On the plus side, when we throwim way leg there is very little chance we will ever get eaten :o)

Were you ever so gripped by an idea that you had to stop everything else you were doing/working on to develop it? Are you, like me, looking forward to finishing a writing project in 2012 which began in 2007?

The Blue Suitcase is available on Kindle in both the UK and US  and in paperback in branches of Blackwell's and Waterstone's throughout the UK and in many Independent bookshops in Edinburgh.

BTW:  The Blue Suitcase is a recommended staff Christmas Read at Waterstone's West End branch in Edinburgh. 

(My debut crime/thriller, set in the Republic of Kiribati, is due out in the late summer of 2012 – the working title of which is Murder on Tarawa, but that will most likely change!)


Susan Price said…
Marianne, you might like to know that you're the page-view winner this month - and yet no one's left a comment! I find that odd, when your blog is so moving and interesting.
And yes! - I've been throwing away me leg in pursuit of my Sterkarm family for about two years now. The end of a first draft is in sight - but then I'll have to rewrite.
Could I, at this point, just give up? No!
Hi Susan
lovely to hear from you and thanks for letting me know that I am the page-view winner for this month, even if I am not sure what that means ;o) Thanks too for kind words about the blog. I'm glad you found it interesting. And well done, you, for getting close to the end of your first draft of your Skerkarm family history (what an incredible name! Where is it from?) Look forward to reading more about the book and the rewrite (here?) in 2012 because, of course, you will not give up:)
Dan Holloway said…
What a fascinating post. One of my colleagues is currently working on a project to archive one of Papua's languages, Dusner, that has only three speakers.
Hi Dan,
nice to hear from you! Sounds like your friend has a bit of a challenge on his or her hands - but what an interesting project! Will she or he actually get to visit the existing speakers in Papua?
Dan Holloway said…
Hi Marianne :)
Yes, she's already been out several times thanks to funding from The Leverhulme Trust. There was a scare when the three speakers were caught in the middle of floods last year but they survived.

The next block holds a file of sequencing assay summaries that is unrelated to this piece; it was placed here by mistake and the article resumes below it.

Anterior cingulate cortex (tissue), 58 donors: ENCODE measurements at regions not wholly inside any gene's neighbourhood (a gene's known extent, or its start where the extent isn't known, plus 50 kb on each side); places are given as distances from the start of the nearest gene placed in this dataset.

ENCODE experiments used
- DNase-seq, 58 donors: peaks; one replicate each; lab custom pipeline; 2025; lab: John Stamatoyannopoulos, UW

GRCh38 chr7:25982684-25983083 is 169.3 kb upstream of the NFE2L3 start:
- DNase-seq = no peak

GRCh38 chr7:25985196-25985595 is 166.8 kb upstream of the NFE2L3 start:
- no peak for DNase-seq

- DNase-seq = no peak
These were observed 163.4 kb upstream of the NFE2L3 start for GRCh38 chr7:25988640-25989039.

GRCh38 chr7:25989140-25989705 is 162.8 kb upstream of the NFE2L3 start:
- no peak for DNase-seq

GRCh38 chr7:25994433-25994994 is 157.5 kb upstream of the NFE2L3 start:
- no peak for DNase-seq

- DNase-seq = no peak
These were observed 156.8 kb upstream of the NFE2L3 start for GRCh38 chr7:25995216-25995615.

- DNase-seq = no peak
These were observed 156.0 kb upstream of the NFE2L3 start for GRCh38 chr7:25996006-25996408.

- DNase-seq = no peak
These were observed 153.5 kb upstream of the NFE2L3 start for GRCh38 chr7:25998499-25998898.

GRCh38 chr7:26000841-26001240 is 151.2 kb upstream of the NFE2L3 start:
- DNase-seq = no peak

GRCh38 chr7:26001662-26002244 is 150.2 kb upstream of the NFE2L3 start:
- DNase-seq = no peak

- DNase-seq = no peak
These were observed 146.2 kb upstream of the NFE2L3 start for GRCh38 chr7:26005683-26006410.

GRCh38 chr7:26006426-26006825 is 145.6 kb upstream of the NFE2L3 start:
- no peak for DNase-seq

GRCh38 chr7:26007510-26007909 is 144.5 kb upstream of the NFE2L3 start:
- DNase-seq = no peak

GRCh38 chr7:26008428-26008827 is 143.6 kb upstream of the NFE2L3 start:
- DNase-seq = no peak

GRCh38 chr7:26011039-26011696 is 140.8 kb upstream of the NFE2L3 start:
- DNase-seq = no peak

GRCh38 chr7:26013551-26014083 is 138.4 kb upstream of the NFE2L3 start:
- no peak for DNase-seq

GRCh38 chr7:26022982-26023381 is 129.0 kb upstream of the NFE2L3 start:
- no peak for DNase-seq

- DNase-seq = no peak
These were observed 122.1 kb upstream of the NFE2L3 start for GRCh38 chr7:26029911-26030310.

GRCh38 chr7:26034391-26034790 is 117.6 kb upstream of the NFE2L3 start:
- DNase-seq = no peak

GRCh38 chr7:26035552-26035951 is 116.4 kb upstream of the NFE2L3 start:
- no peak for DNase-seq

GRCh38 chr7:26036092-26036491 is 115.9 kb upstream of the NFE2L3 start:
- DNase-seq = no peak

Just checked out the Leverhulme Trust - can't believe I'd not heard of it before. What a great organisation!
Dennis Hamley said…
Marianne, what a brilliant post. Yes, you are quite right about being taken over with your story. The time when the fit is on you and you go through all the everyday duties living two lives at once, both of them vivid and meaningful, is a very special one.

Papua New Guinea sounds a marvellous, strange place. I've never been there, but I spend a lot of time in New Zealand with my partner Kay, who is a Kiwi, and met many people from "the Islands". Great folk.

By the way, Colonel Mustard with be with you very soon. And what's more, with either generosity or irresponsible lunacy, I'm not sure which, he will be for FREE!
I know exactly what you mean Marianne! I dropped everything in the middle of a 7-book contract to write "I am the Great Horse". At the time it meant having two publishers, and it was maybe a bit stupid of me, since it meant a lot of late nights to keep both publishers' schedules. But Bucephalas just DEMANDED I write his book! (and now it's gone out of print in the UK... hmmm... do I feel another Kindle reissue coming on?)
Hi Dennis
so glad you found the post interesting! And look forward to the arrival on the scene of Colonel Mustard! Yeh hey!

And hello Katherine! I am in awe of your ability to take on the madness of two publishers and the juggling of two projects at the same time - phew!- but I understand perfectly why you did;o) Good luck with the Kindle reissue!

A Happy 2012 to you both!
Louisa said…
Excellent post! I love how you weave cultural anecdotes into your own writing journey. I look forward to your new crime/thriller novel!